The COVID-19 infection is well known for its association with serious risks, severe disease, and death. For many, an emerging trend of hyperglycemia triggered by the disruption of essential metabolic signals appears to be another risk, according to researchers from Weill Cornell Medicine and New York-Presbyterian.

Dr. James Lo, a cardiologist at New York-Presbyterian/Weill Cornell Medical Center and an associate professor of medicine at the Weill Center for Metabolic Health and the Cardiovascular Research Institute at Weill Cornell Medicine, and colleagues explored what they observed as a trend of hyperglycemia, with or without a diagnosis or history of diabetes, to be a strong predictor of adverse outcomes. These outcomes include a sevenfold higher mortality rate among patients infected with COVID-19 compared with patients with well-controlled blood glucose levels.

The research team set out to discover the potential physiologic mechanisms that may be responsible for the currently undefined emergence of hyperglycemia in COVID-19 patients. The team analyzed the records of 3,854 individuals who were hospitalized with COVID-19 at New York-Presbyterian /Weill Cornell Medical Center, New York-Presbyterian Queens, and New York-Presbyterian Lower Manhattan Hospital in the first few months of the pandemic in the United States.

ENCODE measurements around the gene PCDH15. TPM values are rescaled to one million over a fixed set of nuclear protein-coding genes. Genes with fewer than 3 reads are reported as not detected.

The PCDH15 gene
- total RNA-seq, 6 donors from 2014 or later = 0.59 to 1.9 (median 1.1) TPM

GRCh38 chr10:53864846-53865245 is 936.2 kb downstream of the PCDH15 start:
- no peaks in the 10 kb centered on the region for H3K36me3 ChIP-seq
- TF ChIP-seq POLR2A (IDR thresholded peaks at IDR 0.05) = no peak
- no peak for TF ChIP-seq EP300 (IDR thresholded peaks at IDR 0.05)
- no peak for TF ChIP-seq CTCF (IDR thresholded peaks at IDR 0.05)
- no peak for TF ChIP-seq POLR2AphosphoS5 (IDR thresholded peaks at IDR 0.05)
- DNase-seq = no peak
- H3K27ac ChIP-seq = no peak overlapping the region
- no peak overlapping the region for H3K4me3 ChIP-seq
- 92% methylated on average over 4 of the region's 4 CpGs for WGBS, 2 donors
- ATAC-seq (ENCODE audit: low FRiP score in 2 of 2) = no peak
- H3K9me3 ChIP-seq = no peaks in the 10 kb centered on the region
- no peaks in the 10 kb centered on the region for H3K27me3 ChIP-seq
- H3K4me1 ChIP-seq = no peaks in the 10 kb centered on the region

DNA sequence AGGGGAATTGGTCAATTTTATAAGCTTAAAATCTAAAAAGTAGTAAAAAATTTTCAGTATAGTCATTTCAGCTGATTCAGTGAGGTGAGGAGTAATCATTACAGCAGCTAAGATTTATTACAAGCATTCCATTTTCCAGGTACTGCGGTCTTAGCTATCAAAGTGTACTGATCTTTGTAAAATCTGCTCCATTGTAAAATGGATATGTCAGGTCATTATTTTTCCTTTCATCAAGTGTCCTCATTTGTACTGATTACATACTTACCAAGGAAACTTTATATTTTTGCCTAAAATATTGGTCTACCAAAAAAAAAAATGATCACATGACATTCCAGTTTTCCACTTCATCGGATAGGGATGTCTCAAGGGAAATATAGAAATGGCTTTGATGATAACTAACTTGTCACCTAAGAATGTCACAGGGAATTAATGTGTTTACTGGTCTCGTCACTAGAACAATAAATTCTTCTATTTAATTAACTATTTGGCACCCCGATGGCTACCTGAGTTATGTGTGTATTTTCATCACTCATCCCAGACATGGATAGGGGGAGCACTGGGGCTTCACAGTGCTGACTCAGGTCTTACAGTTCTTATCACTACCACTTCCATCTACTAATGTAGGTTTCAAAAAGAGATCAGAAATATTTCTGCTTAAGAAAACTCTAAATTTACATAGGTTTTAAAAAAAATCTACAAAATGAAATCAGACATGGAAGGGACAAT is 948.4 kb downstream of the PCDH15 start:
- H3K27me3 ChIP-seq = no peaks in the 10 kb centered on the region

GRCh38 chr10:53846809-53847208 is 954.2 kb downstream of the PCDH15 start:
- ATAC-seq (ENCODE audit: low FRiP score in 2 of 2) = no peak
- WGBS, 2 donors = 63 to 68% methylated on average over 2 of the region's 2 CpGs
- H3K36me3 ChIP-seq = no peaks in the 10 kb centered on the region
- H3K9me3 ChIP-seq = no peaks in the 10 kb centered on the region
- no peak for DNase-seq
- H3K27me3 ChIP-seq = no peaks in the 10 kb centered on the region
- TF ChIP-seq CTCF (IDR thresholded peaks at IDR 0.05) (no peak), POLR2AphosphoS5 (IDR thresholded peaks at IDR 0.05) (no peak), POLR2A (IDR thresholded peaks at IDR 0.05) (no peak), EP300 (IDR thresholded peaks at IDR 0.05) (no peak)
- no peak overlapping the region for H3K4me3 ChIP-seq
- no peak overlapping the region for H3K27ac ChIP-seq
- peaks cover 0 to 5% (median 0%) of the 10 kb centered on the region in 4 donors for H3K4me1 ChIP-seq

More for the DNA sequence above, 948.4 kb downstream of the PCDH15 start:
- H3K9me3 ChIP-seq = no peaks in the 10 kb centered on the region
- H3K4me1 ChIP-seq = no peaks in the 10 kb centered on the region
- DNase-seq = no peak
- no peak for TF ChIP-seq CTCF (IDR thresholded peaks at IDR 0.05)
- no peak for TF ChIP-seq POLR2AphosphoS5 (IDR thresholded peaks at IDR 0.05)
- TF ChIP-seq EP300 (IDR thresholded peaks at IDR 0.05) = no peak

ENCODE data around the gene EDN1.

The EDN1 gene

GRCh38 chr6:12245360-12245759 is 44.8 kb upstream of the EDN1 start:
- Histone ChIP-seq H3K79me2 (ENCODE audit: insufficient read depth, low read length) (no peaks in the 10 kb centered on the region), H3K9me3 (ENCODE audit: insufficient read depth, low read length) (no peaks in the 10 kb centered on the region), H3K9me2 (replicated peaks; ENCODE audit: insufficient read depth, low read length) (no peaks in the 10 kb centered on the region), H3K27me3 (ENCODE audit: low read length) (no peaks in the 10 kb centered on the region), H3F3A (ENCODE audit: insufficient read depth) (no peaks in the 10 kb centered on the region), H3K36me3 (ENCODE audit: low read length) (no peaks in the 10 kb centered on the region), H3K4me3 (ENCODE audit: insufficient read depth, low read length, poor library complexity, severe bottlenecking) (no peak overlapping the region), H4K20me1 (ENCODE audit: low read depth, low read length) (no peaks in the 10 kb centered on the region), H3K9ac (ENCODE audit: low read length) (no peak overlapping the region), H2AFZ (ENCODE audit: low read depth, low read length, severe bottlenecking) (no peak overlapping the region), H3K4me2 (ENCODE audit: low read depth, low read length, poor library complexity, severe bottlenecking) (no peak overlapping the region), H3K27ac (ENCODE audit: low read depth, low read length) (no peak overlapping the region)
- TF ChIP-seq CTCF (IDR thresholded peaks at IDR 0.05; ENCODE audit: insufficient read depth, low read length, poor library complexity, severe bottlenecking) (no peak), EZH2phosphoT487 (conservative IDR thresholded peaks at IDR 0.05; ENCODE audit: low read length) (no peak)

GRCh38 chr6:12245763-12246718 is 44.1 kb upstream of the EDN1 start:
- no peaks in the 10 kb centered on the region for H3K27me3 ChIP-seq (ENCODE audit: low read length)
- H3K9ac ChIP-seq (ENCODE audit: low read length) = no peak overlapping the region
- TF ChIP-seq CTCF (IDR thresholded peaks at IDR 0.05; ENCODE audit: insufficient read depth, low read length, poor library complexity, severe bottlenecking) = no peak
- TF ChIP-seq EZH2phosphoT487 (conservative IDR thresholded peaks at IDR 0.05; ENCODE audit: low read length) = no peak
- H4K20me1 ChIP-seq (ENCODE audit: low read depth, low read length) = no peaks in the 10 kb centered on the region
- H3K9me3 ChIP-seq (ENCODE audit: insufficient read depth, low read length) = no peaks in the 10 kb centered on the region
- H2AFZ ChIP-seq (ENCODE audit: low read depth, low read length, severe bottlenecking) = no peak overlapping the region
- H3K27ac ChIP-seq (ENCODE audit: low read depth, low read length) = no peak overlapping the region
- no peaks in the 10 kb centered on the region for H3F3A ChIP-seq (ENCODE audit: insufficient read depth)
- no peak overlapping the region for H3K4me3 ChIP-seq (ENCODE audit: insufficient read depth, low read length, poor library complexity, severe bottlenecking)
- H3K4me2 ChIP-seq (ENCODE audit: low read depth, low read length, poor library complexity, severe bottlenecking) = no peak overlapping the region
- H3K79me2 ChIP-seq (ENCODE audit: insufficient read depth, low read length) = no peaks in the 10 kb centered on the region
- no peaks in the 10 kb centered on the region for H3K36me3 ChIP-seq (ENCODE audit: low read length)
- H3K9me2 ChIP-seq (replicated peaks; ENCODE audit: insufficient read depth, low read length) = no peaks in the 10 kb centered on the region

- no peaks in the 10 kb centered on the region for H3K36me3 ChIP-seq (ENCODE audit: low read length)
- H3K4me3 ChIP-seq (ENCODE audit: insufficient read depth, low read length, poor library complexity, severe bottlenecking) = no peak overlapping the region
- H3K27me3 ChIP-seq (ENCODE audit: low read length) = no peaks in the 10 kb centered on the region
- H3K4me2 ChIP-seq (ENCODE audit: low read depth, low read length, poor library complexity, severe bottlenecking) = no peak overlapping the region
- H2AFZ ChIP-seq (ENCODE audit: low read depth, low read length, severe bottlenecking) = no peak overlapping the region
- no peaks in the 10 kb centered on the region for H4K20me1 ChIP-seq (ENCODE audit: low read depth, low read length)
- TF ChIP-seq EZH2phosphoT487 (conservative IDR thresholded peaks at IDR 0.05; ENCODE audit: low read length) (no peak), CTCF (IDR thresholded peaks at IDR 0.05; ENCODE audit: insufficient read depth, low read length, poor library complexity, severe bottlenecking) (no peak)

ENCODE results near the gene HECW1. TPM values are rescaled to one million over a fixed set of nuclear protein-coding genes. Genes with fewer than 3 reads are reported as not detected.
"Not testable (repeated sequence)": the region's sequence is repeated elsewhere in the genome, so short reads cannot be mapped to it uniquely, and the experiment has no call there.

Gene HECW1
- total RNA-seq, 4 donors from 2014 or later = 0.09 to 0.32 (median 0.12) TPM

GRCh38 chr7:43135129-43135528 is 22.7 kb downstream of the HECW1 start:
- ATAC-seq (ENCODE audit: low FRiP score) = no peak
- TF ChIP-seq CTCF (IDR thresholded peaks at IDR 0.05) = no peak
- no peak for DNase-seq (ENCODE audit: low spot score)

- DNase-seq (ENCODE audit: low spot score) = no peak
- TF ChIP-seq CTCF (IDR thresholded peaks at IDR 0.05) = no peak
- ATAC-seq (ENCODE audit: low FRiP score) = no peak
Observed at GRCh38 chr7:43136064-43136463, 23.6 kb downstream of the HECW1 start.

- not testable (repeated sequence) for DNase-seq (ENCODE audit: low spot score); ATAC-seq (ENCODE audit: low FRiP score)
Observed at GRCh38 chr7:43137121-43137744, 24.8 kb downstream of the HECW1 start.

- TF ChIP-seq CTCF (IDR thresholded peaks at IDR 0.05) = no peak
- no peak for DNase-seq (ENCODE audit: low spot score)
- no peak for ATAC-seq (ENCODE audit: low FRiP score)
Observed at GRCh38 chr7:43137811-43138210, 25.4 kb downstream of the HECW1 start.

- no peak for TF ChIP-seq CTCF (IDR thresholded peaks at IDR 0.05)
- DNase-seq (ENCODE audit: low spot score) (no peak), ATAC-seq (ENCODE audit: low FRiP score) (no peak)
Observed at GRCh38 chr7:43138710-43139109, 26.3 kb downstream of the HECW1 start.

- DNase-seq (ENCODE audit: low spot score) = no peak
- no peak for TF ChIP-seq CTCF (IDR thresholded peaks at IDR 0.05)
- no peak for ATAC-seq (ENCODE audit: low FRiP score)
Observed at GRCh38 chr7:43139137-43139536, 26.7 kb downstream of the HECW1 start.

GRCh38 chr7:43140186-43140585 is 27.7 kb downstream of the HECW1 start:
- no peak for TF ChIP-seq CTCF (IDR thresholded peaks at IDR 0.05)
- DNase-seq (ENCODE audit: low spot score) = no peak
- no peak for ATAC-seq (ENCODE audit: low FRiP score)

"We normally don't think that fat cells are very active, but in fact they synthesize many protective proteins for your body—and it appears that SARS-CoV-2 may disable that protection in many patients," said Dr. Lo, who added, "Patients with obesity, for example, may be more vulnerable to COVID-19 because they may already have some degree of insulin resistance and fat cell dysfunction, and possibly their fat cells are more susceptible to infection."

The authors summarized their findings with the recognition that hyperglycemia is common in severe lung conditions such as acute respiratory distress syndrome (ARDS), including those not related to COVID-19, such as those seen with cases of severe seasonal influenza or pneumonia.  According to lead author Dr. Moritz Reiterer, who is a postdoctoral fellow in Dr. Lo's laboratory, "In contrast, hyperglycemia in COVID-19 patients is mainly caused by insulin resistance, in which insulin is present but the tissues it normally acts upon are no longer sensitive to it."

Further tests conducted on both patients with COVID-19 and hamsters infected with the same revealed that COVID-19-induced ARDS resulted in severe declines in blood levels of adiponectin, which is a hormone produced by fat cells that normally enhances insulin sensitivity, protecting against hyperglycemia. This discovery led the authors to conclude that viral disruption of normal adiponectin production may be the cause of insulin resistance in patients with severe COVID-19 infection and associated hyperglycemia.

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